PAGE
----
Bastianini was one of several riders to share his views on the unusual situation, with the Italian being one of those most impacted after revealing he’s without either bike and pit box.  

Instead of the traditional FP3, FP4 and MotoGP qualifying, Saturday will now undertake a revised schedule that includes FP1, FP2, FP3 and qualifying, thus meaning FP4 - a session crucial to understanding where riders lie regarding race pace - has been completely voided.

Without even his leathers, Bastianini said: "For the moment I have nothing. I don’t have the bike, the box, but we will see if it arrives tomorrow. It will be hard for all the mechanics I think. I hope Saturday we can be on-track."

While optimism of getting underway on Saturday remained somewhat subdued during the pre-event press conference, Miguel Oliveira, winner of the first-ever Mandalika Grand Prix, said he’s ‘happy’ not to be in Bastianini’s shoes, despite the fact he’s also missing one of his KTM RC16 machines. 

"I think we need to be happy considering some teams have nothing," added the Portuguese rider. "On my side we are only missing one bike. 

"I would say it’s the least of the problems so we have to condense the activity for Saturday, which will be different and a challenge, especially with just four mechanics. But I'm happy to do something." 

For the other two podium finishers in Indonesia, there have been no such problems in receiving their bikes and personal equipment. 

Fabio Quartararo, always one to seek an advantage, joked he’s ready to hit the track and should be allowed to do so, even if that means touring around the Termas De Rio Hondo on his own.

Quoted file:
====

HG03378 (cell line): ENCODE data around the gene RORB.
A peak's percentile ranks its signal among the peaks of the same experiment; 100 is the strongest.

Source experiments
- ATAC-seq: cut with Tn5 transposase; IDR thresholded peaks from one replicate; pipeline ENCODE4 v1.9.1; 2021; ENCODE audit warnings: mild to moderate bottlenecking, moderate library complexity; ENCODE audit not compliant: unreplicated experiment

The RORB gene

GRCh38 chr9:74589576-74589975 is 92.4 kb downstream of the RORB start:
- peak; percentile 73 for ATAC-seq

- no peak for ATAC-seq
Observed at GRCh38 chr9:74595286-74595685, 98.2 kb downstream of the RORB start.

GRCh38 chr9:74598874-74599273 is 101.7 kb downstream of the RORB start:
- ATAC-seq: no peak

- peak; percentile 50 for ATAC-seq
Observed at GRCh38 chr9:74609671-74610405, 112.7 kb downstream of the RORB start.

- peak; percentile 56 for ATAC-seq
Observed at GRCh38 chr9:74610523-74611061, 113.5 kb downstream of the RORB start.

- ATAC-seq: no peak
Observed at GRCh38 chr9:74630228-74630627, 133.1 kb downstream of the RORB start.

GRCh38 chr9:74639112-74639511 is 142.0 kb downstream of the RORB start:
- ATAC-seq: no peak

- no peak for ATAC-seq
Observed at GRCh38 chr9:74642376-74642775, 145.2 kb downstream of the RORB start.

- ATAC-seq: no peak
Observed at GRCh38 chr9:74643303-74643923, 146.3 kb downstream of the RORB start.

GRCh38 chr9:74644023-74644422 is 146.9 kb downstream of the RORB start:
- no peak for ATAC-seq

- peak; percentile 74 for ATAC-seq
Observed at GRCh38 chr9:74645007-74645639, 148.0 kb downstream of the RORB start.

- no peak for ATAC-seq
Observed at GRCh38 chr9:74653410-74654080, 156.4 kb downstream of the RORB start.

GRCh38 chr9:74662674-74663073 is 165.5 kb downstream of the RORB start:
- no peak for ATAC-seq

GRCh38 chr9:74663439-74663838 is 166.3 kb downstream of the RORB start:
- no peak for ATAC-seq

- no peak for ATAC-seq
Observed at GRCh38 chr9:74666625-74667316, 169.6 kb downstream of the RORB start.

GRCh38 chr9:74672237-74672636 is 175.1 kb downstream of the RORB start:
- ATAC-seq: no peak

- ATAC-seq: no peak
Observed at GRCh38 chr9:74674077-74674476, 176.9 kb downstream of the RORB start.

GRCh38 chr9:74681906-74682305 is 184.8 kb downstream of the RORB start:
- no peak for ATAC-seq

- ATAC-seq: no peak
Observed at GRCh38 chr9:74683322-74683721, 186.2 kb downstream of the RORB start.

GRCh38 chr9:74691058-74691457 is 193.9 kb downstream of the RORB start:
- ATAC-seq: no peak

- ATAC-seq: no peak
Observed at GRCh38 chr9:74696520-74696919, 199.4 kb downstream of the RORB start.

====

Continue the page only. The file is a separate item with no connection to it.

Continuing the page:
The reigning world champion added: "I have everything so we could start! [laughs] It’s a shame and we’re really crossing our fingers that it will arrive tomorrow. 

"But yeah, basically it will be a challenge for the mechanics because they will have a lot of work. 

"Saturday will be a long day but I think for the TV it will be nice. Then, we will see if it’s great or not for us. 

"At least we have everything in one day and will only be missing one practice."

Johann Zarco, who like Quartararo and Oliveira secured his first podium of the season last time out, uttered the same sentiment that mechanics, who usually have two nights to analyse data and therefore find improvements, are in for a rough weekend. 

Nevertheless, a big result is still possible for the Frenchman as he returns to a track where he very nearly claimed a maiden MotoGP win (2018).

Zarco said: "It will be tough for the teams that didn’t receive anything because the work you can do in 48 hours, will be in only one night. It will be quite tough. 

"Fortunately for Pramac we got everything, so we are ready! 

"I think they managed well for Saturday and it will be a big day, but it will be enough practice to get used to the track and also to clean the track I guess. 

"It’s been a long time since we were racing here, so as usual we will have some slippery feeling before it gets better. 

"That will be a big day on Saturday. For myself, here I like the track, so this changing schedule is still good enough to have a good result."

The opening MotoGP practice session will now get underway at 14:35pm UK time, while qualifying begins at 21:05pm to round out the day.